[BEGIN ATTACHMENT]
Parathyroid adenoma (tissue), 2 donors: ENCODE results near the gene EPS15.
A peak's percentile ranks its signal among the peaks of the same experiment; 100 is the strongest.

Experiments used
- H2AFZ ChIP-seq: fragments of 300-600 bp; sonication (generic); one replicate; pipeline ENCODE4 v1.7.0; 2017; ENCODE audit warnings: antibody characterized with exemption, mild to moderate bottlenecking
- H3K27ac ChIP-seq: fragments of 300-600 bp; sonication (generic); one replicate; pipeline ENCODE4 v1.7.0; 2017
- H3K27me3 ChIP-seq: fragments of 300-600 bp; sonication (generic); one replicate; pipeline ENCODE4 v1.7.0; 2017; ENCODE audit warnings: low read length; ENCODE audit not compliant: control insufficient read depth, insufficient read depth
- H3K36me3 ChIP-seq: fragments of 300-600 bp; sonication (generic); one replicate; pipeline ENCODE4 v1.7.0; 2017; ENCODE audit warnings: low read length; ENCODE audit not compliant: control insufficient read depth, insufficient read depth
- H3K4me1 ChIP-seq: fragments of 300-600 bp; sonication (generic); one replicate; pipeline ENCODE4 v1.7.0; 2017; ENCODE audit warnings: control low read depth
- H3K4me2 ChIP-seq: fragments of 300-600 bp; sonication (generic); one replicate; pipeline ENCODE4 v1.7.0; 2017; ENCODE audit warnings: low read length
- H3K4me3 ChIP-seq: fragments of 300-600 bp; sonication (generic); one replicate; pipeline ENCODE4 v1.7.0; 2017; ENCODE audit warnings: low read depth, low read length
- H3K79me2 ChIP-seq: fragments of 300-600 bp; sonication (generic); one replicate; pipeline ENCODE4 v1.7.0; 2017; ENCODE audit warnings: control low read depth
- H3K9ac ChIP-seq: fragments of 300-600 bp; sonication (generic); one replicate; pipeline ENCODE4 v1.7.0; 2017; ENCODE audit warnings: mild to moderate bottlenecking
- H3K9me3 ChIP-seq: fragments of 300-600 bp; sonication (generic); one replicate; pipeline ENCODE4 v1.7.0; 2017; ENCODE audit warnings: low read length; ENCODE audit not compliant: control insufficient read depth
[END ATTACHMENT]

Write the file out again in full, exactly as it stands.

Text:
Parathyroid adenoma (tissue), 2 donors: ENCODE results near the gene EPS15.
A peak's percentile ranks its signal among the peaks of the same experiment; 100 is the strongest.

Experiments used
- H2AFZ ChIP-seq: fragments of 300-600 bp; sonication (generic); one replicate; pipeline ENCODE4 v1.7.0; 2017; ENCODE audit warnings: antibody characterized with exemption, mild to moderate bottlenecking
- H3K27ac ChIP-seq: fragments of 300-600 bp; sonication (generic); one replicate; pipeline ENCODE4 v1.7.0; 2017
- H3K27me3 ChIP-seq: fragments of 300-600 bp; sonication (generic); one replicate; pipeline ENCODE4 v1.7.0; 2017; ENCODE audit warnings: low read length; ENCODE audit not compliant: control insufficient read depth, insufficient read depth
- H3K36me3 ChIP-seq: fragments of 300-600 bp; sonication (generic); one replicate; pipeline ENCODE4 v1.7.0; 2017; ENCODE audit warnings: low read length; ENCODE audit not compliant: control insufficient read depth, insufficient read depth
- H3K4me1 ChIP-seq: fragments of 300-600 bp; sonication (generic); one replicate; pipeline ENCODE4 v1.7.0; 2017; ENCODE audit warnings: control low read depth
- H3K4me2 ChIP-seq: fragments of 300-600 bp; sonication (generic); one replicate; pipeline ENCODE4 v1.7.0; 2017; ENCODE audit warnings: low read length
- H3K4me3 ChIP-seq: fragments of 300-600 bp; sonication (generic); one replicate; pipeline ENCODE4 v1.7.0; 2017; ENCODE audit warnings: low read depth, low read length
- H3K79me2 ChIP-seq: fragments of 300-600 bp; sonication (generic); one replicate; pipeline ENCODE4 v1.7.0; 2017; ENCODE audit warnings: control low read depth
- H3K9ac ChIP-seq: fragments of 300-600 bp; sonication (generic); one replicate; pipeline ENCODE4 v1.7.0; 2017; ENCODE audit warnings: mild to moderate bottlenecking
- H3K9me3 ChIP-seq: fragments of 300-600 bp; sonication (generic); one replicate; pipeline ENCODE4 v1.7.0; 2017; ENCODE audit warnings: low read length; ENCODE audit not compliant: control insufficient read depth